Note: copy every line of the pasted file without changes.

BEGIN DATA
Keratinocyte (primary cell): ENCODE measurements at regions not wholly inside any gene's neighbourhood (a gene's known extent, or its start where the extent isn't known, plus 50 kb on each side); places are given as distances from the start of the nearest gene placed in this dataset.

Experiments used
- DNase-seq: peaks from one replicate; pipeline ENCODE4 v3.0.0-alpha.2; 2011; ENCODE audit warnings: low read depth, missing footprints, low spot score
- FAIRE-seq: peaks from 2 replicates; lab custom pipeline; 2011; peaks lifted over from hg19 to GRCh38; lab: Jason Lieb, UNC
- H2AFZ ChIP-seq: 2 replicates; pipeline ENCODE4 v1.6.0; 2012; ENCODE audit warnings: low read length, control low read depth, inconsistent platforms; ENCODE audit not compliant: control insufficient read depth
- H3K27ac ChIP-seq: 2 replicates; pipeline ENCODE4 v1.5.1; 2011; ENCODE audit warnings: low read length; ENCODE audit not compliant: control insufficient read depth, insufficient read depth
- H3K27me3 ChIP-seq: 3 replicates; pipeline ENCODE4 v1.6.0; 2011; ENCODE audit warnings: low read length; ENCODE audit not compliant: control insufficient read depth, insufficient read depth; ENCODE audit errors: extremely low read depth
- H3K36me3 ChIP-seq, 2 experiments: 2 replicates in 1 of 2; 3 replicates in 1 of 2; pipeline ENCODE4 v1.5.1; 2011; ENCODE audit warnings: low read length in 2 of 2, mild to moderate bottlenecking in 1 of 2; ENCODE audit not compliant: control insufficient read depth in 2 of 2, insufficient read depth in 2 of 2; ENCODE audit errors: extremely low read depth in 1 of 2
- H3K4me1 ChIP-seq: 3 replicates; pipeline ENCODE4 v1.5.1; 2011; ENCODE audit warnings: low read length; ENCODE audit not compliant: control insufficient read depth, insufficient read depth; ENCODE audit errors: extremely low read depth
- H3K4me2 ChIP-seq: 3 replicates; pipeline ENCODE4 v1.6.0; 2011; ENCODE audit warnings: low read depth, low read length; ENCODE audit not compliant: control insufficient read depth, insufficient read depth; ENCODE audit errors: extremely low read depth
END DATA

Keratinocyte (primary cell): ENCODE measurements at regions not wholly inside any gene's neighbourhood (a gene's known extent, or its start where the extent isn't known, plus 50 kb on each side); places are given as distances from the start of the nearest gene placed in this dataset.

Experiments used
- DNase-seq: peaks from one replicate; pipeline ENCODE4 v3.0.0-alpha.2; 2011; ENCODE audit warnings: low read depth, missing footprints, low spot score
- FAIRE-seq: peaks from 2 replicates; lab custom pipeline; 2011; peaks lifted over from hg19 to GRCh38; lab: Jason Lieb, UNC
- H2AFZ ChIP-seq: 2 replicates; pipeline ENCODE4 v1.6.0; 2012; ENCODE audit warnings: low read length, control low read depth, inconsistent platforms; ENCODE audit not compliant: control insufficient read depth
- H3K27ac ChIP-seq: 2 replicates; pipeline ENCODE4 v1.5.1; 2011; ENCODE audit warnings: low read length; ENCODE audit not compliant: control insufficient read depth, insufficient read depth
- H3K27me3 ChIP-seq: 3 replicates; pipeline ENCODE4 v1.6.0; 2011; ENCODE audit warnings: low read length; ENCODE audit not compliant: control insufficient read depth, insufficient read depth; ENCODE audit errors: extremely low read depth
- H3K36me3 ChIP-seq, 2 experiments: 2 replicates in 1 of 2; 3 replicates in 1 of 2; pipeline ENCODE4 v1.5.1; 2011; ENCODE audit warnings: low read length in 2 of 2, mild to moderate bottlenecking in 1 of 2; ENCODE audit not compliant: control insufficient read depth in 2 of 2, insufficient read depth in 2 of 2; ENCODE audit errors: extremely low read depth in 1 of 2
- H3K4me1 ChIP-seq: 3 replicates; pipeline ENCODE4 v1.5.1; 2011; ENCODE audit warnings: low read length; ENCODE audit not compliant: control insufficient read depth, insufficient read depth; ENCODE audit errors: extremely low read depth
- H3K4me2 ChIP-seq: 3 replicates; pipeline ENCODE4 v1.6.0; 2011; ENCODE audit warnings: low read depth, low read length; ENCODE audit not compliant: control insufficient read depth, insufficient read depth; ENCODE audit errors: extremely low read depth